If you’re reading this and are middle aged (especially a man) you’re depressed and don’t have any friends. That’s right, I’m talking to you and so are big industries who capitalize on your sad state like pharma, shrinks, and the tornado of advertisers who prey on your pleas for help. Us middle-aged people are crying out for help, just like our babies who we put in nursery rooms by themselves. By now, our kids have left, our marriage may have left, and all the friends we used to have are on their own little islands, suffering just like us. We’ve all over-declared our independence, our society has built a super complex, reinforcing system around it. I’m one of these poor souls, too: a middle aged guy with my wife as my best friend, whose put everything I have into my family and most of those kids are now adults who have moved on and left poor, old me feeling really isolated and lonely.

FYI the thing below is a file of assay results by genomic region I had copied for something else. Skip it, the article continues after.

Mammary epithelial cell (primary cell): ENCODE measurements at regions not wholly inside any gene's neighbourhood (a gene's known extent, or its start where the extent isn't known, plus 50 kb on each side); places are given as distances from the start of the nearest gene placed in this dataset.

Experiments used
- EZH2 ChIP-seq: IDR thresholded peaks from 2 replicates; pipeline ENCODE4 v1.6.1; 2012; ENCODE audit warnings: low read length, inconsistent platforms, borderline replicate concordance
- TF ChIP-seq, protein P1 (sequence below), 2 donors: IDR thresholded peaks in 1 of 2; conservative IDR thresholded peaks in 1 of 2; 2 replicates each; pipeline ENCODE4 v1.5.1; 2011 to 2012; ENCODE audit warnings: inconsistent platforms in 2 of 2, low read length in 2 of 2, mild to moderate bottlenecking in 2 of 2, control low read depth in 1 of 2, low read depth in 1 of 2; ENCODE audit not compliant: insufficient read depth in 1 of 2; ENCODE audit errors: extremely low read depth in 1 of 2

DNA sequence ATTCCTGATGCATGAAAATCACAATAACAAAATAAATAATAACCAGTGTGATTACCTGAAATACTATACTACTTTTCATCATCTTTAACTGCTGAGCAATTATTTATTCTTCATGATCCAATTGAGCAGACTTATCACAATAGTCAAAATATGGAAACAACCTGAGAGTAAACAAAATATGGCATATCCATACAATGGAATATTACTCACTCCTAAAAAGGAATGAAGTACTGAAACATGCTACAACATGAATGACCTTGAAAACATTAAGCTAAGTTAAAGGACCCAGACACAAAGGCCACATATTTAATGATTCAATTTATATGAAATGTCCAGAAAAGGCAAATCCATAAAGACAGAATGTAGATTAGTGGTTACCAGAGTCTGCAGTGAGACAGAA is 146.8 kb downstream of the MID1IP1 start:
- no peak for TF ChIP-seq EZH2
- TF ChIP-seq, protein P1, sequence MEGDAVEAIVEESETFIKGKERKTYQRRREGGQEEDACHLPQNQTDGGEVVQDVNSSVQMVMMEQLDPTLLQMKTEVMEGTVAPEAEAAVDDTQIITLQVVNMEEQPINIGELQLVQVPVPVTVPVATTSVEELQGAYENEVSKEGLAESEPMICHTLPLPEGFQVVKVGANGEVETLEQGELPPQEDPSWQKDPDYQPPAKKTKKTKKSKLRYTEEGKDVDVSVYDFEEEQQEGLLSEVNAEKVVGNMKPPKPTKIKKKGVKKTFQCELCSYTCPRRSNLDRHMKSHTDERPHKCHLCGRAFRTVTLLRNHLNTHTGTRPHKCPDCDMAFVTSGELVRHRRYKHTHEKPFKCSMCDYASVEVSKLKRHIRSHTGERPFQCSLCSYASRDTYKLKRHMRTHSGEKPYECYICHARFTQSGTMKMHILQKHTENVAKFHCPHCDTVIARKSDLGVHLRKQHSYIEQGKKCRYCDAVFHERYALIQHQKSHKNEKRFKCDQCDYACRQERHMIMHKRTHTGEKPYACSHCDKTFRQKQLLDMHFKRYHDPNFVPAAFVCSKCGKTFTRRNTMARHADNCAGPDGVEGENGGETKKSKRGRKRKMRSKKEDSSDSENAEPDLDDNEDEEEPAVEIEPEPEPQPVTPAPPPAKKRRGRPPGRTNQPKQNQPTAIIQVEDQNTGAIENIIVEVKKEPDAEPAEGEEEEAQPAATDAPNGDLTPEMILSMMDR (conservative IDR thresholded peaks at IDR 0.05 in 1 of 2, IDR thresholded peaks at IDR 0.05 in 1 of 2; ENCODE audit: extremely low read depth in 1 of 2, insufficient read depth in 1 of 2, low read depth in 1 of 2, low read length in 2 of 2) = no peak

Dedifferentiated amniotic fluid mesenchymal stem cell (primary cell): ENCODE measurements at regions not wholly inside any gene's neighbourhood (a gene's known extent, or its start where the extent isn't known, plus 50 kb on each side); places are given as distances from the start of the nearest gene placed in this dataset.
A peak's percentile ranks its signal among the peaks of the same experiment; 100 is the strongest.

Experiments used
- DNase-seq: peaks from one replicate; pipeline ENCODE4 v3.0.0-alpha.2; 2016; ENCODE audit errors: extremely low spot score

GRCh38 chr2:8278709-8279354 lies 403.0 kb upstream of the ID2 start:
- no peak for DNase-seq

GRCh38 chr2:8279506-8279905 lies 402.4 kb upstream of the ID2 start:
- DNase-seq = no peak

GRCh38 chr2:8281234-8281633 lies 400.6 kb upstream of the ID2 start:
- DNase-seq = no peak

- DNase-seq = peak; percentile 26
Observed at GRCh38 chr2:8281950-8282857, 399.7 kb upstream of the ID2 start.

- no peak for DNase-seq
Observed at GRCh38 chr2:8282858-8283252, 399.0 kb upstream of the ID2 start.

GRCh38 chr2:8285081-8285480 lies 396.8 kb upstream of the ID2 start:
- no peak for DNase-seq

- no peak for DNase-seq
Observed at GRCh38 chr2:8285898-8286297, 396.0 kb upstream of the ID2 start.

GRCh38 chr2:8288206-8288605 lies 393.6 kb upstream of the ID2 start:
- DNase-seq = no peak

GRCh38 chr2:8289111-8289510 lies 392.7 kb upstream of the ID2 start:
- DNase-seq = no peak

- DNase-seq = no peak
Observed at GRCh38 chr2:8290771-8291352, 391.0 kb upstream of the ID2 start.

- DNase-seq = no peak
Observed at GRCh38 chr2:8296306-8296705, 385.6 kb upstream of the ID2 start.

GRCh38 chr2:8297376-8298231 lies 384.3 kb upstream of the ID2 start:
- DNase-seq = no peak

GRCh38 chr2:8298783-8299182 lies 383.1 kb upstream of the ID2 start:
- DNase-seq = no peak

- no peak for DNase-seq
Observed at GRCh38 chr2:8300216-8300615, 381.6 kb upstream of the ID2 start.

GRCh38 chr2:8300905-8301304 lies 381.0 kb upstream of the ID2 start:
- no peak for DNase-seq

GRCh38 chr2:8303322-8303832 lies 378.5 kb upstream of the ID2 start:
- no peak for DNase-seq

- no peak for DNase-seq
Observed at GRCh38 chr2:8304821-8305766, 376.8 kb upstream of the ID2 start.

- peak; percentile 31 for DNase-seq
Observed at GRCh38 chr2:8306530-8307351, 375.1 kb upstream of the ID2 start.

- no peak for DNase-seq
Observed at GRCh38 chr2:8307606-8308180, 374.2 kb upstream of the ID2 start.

I guess I’m naive because I watch heist movies like Ocean’s Eleven and think nothing that elaborate happens in real life, but after my conversation with this week’s guest, architectural writer Geoff Manaugh, I have a dramatically different point of view. There’s sort of x-ray glasses that burglars use when they look at where we live or where we work, that the rest of us never see.